In this post, I'll go into the "GHQ World War II Micro Armour" rules set. Next post I'll discuss how Pete Jones' Blitzkrieg Commander played out with the same forces and the same scenario.
This scenario pitted 5 Sherman platoons against 5 Panzer IIIJ Platoons, along with an FO on both sides, and a Battery of 105mm Towed tube artillery in direct support. The Scenario was a meeting engagement...
In GHQ Speak, the "force cohesion level" for both sides was "15" for ze Germans, and "14" for the Yanks.
Force cohesion is GHQ's way of adding in an element of friction and you must achieve this roll or lower on a 1D20 to carry out any action...
|The German force arrayed for battle. The green dots represent movement groups. The 222 is the Forward Observer.|
|My sweet Point of Contact 15mm Shermans. Only 1 of them is detailed and weathered, but you get the idea. They are all in 1 movement group. The jeep behind them is the Forward Observer.|
|The German FO plots his fire mission.|
|German tank platoon and the FO swinging around towards the oasis.|
|The German tank platoon scanning for targets...|
|The yanks advancing straight up to the plotted artillery.|
|American FO. Still working on the passengers and driver!|
|Next turn - German dispositions. The red bead indicates it's in firing posture. The green in movement posture. Last turn they didn't pass cohesion and couldn't get off the hilltop.|
|Americans spot the Germans - and plot their artillery right on top of them!|
|German artillery from last turn lands a little short and the yanks have to go around it...[note this is an excellent opportunity for counter-mobility ops, forcing a turning by your enemy then nailing him with flank shots! JUST LIKE IN REAL LIFE!!!!!|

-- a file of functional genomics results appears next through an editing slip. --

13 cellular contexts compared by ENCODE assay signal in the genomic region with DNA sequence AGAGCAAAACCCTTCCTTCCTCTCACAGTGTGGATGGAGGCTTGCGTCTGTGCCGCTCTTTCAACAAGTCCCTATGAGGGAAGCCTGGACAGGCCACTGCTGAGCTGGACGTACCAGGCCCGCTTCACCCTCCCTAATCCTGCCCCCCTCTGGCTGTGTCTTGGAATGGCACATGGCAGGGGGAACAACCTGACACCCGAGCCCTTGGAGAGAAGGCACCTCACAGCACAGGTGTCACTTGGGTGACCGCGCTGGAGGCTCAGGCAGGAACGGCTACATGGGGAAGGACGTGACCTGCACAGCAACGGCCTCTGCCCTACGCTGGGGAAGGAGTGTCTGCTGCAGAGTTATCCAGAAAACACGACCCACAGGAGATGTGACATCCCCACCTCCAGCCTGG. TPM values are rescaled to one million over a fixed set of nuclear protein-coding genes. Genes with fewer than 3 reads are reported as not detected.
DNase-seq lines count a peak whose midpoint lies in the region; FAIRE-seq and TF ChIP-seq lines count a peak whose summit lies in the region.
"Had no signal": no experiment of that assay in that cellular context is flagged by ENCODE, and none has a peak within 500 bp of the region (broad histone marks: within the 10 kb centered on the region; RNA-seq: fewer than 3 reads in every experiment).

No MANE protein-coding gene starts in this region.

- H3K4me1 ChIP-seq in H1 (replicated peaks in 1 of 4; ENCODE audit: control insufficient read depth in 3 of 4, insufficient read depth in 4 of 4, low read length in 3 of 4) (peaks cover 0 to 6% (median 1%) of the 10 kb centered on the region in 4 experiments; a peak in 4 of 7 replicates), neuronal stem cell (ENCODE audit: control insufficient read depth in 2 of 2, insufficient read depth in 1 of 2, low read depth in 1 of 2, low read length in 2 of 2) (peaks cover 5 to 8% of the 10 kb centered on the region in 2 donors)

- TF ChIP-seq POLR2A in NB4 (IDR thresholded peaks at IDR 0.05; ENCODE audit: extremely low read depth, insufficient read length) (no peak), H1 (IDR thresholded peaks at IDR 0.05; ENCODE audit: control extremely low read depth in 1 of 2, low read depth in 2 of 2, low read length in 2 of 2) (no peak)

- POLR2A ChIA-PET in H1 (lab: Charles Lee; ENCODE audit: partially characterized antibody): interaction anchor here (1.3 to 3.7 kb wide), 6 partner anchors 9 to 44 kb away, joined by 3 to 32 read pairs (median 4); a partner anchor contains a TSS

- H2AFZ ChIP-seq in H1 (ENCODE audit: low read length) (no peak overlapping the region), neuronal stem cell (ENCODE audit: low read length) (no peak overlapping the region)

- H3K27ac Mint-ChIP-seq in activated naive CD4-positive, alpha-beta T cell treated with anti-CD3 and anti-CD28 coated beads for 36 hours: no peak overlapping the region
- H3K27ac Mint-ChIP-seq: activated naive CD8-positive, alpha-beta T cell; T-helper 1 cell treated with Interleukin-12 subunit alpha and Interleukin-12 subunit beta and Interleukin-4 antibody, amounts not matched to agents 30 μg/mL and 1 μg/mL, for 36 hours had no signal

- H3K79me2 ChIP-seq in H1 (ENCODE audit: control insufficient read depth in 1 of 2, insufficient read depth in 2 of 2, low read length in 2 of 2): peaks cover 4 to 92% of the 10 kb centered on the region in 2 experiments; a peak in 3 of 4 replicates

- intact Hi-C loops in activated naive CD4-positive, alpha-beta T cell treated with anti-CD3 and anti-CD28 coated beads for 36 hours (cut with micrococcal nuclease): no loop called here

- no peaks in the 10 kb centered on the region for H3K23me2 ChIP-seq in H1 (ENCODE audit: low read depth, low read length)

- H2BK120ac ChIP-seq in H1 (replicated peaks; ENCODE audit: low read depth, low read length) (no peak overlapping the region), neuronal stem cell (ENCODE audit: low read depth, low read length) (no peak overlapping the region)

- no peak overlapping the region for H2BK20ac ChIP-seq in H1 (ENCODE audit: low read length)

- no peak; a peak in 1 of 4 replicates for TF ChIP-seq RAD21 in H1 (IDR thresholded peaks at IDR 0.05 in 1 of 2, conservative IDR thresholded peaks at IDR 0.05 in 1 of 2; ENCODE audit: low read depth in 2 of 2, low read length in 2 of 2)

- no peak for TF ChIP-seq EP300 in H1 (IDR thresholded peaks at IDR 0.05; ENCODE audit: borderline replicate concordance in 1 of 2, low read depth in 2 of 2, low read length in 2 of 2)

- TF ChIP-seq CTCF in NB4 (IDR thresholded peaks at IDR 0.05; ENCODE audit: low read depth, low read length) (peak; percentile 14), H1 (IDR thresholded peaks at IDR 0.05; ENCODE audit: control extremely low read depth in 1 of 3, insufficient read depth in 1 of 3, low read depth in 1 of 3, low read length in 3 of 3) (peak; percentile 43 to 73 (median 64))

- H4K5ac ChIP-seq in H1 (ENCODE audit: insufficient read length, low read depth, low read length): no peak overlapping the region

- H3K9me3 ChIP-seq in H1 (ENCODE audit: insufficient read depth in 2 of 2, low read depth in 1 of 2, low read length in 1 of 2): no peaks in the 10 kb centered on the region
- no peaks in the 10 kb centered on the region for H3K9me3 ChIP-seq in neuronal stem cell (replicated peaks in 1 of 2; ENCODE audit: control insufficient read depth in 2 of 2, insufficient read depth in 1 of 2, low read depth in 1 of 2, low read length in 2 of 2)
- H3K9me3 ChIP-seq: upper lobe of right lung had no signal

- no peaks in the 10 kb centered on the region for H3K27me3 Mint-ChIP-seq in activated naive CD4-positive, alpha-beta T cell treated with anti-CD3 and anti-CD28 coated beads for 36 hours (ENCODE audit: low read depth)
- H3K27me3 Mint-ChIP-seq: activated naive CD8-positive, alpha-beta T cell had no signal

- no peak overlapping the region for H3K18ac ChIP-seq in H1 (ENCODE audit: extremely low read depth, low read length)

So far the GHQ rules are super-easy to follow. All the mechanics went off without a hitch. The Germans had a hard time getting themselves together, even with the 15 cohesion... Fog of war - or friction perhaps?
In GHQ, movement occurs after plotting artillery, firing, and such. In fact it's one of the last things to actually occur. There are alot of other things that occur prior to, but as you see, everything has a purpose. Artillery fire lands next turn after it's plotted.
Next turn, the Germans swing down with the FO 222 vehicle and a tank platoon in the hopes of getting to the oasis of trees on the map, and also getting in a flank shot on the Americans as they move forward.
So far the only beef I have is that it's a pain to keep thumbing through the book for values. I should have made use of the unit data sheet in the back. So far, only 1 rules research question and it's on the "posture" of FO units calling in artillery - just to answer your questions, the FO must NOT be in the movement posture to call for fire.
|The American artillery falls short! Damn deviation roll!|
|German panzers in the movement posture. I formed 2 separate "movement groups" to better the odds that they'll get off this hill!|
|Finally moving! German tanks are on the move.|